“Things that might normally take up to 15 years are being done in a week or even just a few days”

This diversity and openness created an atmosphere of generosity. One in which it is in everyone’s interest for all of the ideas voiced to be successful.

Innovators united

LaurieAnn Scher a diabetes specialist based in the USA who is currently being furloughed as a result of the impacts of covid-19, was one of the participants in the hackathon. Having seen an advert for the event on LinkedIn, LaurieAnn decided that she would try and use her expertise for some sort of project that would help the most vulnerable around the world. Not only does LaurieAnn now have the time to help such a mission, she also has the want; having worked with vulnerable people in the health sector throughout her career she knows the importance innovation can have. 

Having never been involved in a hackathon before LaurieAnn teamed up with Aaron Day – based in london and came up with the idea of ‘Do 3 things’ an app designed to support those with diabetes by collecting and collating information about the risk of infection in different areas around the world. This data would then be used to provide key advice for those most vulnerable. This is a common example of the wider idea of collective innovation in action; a type of specialist who is integral in health innovation not only having the time at the current moment to help drive ideas, but also the want. Teaming up with someone who she has never met, from the opposite side of the world to find solutions. This story isn’t unusual by any means, the hackathon was full of these examples. The Easterhack again was simply one of many spaces and events in which this sort of innovation has taken place during the past month.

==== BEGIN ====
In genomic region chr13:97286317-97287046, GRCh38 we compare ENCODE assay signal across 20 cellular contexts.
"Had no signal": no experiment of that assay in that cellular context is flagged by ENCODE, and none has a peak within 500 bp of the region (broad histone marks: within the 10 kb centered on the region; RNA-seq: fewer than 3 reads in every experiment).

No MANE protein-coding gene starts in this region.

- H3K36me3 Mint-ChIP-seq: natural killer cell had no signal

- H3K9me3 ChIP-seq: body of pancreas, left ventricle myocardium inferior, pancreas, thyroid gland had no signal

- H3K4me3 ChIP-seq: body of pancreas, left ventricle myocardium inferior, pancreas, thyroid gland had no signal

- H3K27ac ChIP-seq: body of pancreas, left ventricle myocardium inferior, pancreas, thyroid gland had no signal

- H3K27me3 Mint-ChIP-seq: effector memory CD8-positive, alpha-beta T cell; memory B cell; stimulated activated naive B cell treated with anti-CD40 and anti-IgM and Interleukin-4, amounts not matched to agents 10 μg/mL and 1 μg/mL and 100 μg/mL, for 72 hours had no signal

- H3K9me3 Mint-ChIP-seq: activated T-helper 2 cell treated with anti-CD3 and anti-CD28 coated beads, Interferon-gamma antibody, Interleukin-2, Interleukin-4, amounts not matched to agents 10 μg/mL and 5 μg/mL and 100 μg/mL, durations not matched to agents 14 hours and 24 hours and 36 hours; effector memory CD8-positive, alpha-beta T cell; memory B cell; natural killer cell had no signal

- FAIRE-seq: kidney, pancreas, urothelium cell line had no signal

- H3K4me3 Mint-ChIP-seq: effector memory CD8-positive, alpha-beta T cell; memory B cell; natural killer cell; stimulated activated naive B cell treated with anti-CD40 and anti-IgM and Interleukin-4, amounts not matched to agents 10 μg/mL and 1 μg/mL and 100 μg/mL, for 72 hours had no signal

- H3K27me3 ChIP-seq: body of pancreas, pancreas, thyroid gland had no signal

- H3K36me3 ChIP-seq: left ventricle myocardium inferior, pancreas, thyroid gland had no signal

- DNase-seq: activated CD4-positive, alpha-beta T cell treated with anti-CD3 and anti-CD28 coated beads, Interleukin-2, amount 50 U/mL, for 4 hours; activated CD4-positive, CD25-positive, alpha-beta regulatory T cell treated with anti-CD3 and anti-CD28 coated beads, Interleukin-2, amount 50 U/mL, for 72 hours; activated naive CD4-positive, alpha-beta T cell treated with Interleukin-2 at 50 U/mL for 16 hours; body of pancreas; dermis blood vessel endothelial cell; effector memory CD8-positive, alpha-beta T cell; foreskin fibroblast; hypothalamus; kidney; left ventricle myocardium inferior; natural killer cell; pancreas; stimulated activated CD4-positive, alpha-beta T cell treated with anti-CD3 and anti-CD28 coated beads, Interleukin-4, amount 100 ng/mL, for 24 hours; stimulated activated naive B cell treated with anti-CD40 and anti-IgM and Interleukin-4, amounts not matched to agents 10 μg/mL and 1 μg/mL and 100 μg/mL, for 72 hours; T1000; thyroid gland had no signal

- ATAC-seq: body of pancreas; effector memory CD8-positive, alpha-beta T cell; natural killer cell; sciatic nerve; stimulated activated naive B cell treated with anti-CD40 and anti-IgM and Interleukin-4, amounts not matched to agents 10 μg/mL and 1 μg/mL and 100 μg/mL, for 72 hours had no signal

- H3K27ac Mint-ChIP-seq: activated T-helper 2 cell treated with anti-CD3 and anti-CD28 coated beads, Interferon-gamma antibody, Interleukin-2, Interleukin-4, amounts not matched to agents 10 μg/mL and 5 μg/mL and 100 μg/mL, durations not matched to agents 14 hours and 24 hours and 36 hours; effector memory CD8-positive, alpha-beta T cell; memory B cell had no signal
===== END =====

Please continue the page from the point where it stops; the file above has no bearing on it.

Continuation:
The first mile in an exciting journey

Regardless of the progression and success of ‘Do 3 things’ the point remains, many ideas will not work, many won’t ever come into fruition, but it takes people with ideas to innovate. The Hacking for Health hackathon provided this space.

Advosense (formerly known as ‘PeriPower’), one of the teams in the Vision Health Pioneers incubator, was born in Berlin at the Hacking Female Health event in November 2018. At this hackathon, a jury of health experts awarded the female team first prize, and what started as a hackathon idea became a passion. The 3 founders have been working on the concept ever since. They were also awarded the ‘Best Pitch’ prize at the HPI startup bootcamp and in 2019, the entrepreneurs participated in Fraunhofer Venture’s AHEAD Program and further developed their idea. They are now in the latter stages of research on the mission to transform geriatric care, their new website has just gone live!: https://www.advosense.com/

The Hackathon weekend is just one example of the way in which people are connecting around the world to address the health challenge of Covid-19. Although lockdown has halted most of society, it has created the conditions for a huge surge in innovation, especially in the health sector. Hacking for Health like many other events brought people with ideas together, it is doing this which allows for ideas to flourish. 

Staying positive

My biggest fear about lockdown was what I saw as inevitable inertia. This may well be the case in the majority of sectors, but in health care lockdown has only helped fuel innovation. For once in the world there is a collective problem, one in which finding a solution is in everyone’s interest. This paired with the free time many now have has caused not only a want but a need to innovate. Let’s hope the hacking for health hackathon is only the tip of the iceberg, we must not only innovate, but find solutions.

Thoughts on Covid-19 by Gabriel Furey, Student Entrepreneur in Residence at Vision Health Pioneers